I talked with a colleague at school and began with the simple question: “If a student came out to you as trans, would you know how to support them?”
After joking that she would just direct to me, the conversation actually started. My friend told me that she would know to affirm the student and be a listener, but she wouldn’t know what to do from there. She said she would “look online” for resources, but without an idea of direction to take she wouldn’t know how to focus herself amongst a plethora of information. With the right search, the support online is endless, but the true actionable steps are not in the forefront and teachers may not know what to do with the information.
She also shared that she doesn’t tolerate hateful language in her classroom, but feels like she falls short of following through on the education after a student says something that needs to be corrected — not simply reprimanding youth after saying something like the F-slur or “that’s so gay.”
The common theme between this conversation and the ones I have had on and off over the past few years is that there are teachers that seek to advocate for their students, but don’t know where to turn for building a completely inclusive classroom.
(My perspective on what a classroom looks like comes from teaching in a predominantly African American community in Southeast Washington, DC. The act of navigating resources through the lens of different communities is an important topic, but more on that next time.)
Where You Can Start to Find Resources and Information
It wouldn’t be a trans and GNC education post without a link to GLSEN (Gay Lesbian Straight Education Network). They are behind the start of GSAs across the country as well as the Day of Silence and No Name Calling Week. This is the direct link to educator guides on a range of topics. Not all topics are trans and GNC specific, but they offer a range of support and perspective on how to build a strong, inclusive classroom.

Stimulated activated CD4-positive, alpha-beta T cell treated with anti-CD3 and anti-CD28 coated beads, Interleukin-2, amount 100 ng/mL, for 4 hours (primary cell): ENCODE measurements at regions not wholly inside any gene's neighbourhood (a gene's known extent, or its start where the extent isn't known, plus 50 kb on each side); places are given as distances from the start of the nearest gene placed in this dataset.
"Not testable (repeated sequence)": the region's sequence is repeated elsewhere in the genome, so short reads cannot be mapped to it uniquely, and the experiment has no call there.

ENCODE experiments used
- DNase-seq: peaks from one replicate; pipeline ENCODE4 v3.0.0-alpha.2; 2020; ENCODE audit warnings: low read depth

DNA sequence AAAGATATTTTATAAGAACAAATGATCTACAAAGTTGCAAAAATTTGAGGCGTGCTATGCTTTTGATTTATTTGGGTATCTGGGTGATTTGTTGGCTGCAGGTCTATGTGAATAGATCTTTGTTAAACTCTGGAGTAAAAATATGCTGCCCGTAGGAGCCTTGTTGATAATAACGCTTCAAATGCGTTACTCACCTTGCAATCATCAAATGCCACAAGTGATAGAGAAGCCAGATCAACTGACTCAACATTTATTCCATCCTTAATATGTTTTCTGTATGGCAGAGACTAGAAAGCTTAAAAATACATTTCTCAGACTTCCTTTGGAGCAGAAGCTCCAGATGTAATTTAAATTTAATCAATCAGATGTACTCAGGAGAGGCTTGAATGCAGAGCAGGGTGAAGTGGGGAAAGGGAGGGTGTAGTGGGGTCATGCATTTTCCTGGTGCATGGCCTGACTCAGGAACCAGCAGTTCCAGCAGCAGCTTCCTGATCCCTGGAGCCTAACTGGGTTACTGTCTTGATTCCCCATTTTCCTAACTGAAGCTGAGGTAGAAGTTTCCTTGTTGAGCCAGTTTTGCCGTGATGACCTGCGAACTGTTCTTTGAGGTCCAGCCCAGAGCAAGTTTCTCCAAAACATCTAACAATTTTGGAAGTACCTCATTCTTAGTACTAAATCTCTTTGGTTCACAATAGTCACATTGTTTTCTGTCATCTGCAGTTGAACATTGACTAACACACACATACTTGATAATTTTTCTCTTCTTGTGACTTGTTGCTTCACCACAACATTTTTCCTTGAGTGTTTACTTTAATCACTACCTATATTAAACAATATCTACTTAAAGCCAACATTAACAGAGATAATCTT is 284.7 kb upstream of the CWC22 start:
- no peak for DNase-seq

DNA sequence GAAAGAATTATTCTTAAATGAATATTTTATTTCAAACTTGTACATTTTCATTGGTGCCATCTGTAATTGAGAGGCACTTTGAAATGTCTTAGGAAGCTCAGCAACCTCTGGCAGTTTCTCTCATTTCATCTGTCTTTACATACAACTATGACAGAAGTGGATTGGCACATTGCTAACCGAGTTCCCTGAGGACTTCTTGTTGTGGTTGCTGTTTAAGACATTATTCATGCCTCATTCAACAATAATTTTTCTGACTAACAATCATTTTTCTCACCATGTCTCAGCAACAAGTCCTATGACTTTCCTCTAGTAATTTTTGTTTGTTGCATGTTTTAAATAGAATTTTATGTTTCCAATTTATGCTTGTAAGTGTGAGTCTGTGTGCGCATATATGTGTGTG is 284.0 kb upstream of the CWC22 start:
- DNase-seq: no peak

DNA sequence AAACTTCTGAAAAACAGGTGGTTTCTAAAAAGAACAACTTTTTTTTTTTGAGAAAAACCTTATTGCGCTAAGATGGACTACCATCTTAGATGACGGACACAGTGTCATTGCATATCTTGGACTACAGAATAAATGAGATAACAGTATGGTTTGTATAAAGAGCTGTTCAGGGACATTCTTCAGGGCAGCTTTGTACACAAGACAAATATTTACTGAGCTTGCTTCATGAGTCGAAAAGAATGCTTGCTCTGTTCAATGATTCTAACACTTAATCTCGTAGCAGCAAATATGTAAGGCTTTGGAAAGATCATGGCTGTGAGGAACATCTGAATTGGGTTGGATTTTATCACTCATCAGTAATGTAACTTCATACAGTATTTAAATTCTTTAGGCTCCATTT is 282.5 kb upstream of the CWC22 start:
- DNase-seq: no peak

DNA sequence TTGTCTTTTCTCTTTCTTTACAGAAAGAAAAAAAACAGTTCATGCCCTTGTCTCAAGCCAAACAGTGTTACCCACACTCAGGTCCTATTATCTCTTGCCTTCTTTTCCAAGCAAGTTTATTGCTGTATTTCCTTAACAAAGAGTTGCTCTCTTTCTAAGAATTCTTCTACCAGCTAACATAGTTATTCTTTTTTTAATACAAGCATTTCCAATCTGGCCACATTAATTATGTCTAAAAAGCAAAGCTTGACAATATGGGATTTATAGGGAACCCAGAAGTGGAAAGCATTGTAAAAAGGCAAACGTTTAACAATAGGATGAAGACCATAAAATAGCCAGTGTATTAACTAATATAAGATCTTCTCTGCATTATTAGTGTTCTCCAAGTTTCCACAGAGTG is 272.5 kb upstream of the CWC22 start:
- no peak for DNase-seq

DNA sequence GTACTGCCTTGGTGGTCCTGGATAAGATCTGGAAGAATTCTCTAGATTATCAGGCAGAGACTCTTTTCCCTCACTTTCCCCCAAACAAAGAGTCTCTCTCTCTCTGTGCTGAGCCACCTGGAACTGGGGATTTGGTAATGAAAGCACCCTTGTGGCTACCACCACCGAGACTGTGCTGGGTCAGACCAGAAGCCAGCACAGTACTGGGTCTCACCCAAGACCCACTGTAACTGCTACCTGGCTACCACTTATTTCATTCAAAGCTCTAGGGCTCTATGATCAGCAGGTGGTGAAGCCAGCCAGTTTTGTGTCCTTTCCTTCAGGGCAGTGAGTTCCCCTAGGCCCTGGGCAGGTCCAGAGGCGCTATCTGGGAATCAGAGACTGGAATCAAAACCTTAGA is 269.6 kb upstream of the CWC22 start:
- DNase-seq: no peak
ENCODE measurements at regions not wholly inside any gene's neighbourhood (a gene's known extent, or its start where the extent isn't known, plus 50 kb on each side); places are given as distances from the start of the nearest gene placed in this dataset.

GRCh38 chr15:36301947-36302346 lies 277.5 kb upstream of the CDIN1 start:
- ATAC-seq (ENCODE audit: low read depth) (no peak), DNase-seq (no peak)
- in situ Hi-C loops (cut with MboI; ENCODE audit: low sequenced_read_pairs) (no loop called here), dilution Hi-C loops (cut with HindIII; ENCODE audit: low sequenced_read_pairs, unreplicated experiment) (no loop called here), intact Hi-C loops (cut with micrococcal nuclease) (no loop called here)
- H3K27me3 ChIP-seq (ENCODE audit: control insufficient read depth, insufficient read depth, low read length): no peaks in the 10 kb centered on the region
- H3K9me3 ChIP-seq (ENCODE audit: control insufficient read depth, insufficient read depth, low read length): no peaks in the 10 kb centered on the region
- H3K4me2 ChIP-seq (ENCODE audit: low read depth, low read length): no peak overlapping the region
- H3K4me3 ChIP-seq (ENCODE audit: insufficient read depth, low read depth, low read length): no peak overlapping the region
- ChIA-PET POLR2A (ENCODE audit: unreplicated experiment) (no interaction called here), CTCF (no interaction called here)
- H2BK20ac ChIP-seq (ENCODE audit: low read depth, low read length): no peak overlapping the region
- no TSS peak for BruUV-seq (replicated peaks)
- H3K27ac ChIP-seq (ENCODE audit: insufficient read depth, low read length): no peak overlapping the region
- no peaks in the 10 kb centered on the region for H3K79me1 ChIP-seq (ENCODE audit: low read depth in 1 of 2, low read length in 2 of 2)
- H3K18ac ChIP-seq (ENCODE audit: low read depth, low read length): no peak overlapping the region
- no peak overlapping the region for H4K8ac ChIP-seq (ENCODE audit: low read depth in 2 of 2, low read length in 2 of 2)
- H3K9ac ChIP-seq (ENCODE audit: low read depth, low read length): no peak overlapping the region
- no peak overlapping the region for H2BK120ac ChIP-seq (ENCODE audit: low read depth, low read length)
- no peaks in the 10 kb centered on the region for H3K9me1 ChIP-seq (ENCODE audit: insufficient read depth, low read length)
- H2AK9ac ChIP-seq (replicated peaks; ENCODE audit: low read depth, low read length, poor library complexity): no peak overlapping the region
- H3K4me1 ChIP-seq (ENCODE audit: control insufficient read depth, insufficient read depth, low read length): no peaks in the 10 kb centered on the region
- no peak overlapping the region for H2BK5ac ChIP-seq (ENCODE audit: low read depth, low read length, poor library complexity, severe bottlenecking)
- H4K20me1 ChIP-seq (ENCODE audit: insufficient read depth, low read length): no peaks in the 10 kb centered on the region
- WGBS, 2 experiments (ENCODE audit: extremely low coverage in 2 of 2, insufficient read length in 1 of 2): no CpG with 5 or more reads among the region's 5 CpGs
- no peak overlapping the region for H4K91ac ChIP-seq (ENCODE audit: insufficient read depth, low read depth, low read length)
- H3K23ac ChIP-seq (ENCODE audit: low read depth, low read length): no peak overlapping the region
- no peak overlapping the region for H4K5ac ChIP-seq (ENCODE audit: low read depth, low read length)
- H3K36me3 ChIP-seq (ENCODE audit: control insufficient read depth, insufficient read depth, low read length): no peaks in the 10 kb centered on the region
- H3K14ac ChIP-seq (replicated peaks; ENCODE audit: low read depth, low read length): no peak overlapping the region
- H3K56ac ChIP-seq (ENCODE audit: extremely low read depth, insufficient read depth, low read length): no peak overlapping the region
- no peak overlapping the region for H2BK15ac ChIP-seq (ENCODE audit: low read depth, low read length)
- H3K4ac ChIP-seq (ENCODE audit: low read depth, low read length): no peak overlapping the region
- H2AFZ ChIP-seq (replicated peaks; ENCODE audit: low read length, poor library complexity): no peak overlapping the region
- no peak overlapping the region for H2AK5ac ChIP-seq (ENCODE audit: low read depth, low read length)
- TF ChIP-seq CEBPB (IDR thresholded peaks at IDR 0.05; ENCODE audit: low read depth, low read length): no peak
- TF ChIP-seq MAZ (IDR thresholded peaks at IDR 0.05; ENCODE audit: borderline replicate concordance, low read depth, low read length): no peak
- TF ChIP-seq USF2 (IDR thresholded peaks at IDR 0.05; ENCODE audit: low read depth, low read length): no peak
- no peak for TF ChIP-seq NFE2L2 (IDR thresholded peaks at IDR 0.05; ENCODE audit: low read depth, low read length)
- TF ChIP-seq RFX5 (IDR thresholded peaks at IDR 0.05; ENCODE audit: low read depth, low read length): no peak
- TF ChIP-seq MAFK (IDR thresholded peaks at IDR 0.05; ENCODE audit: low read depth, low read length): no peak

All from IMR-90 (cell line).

Book: Rethinking Sexism, Gender, and Sexuality
These two links are to the about page of ReThinking Schools as well as the book Rethinking Sexism, Gender, and Sexuality. In response to an education system that denies students a full scope of history and builds classrooms of fixed thinking, ReThinking Schools seeks to build activists through education. If we are to build schools as places for all students, we cannot simply support our trans youth through education about trans people, we have to dismantle the systems that created a society that places trans youth in danger each day.
Book: The Transgender Teen
My mother-in-law read The Transgender Child not long after I came out to her. While I may have been 20 at the time, that book was her launching off place. I am happy to see that The Transgender Teen has been published. This book acknowledges what faces youth as they grow up and seek to define who they are. This book is a great starting place for anyone who calls themselves family to a trans or GNC person to start their own queer education.
This is only the start of the conversation. Statistics for trans and GNC youth don’t usually put smiles on faces, but resources and knowledge grow each day. If we can bridge the gap between resources and how to find them, then we can start to see progress. Supportive teachers exist. Transgender teachers exist. We just have to fight to turn the table towards support, not hate.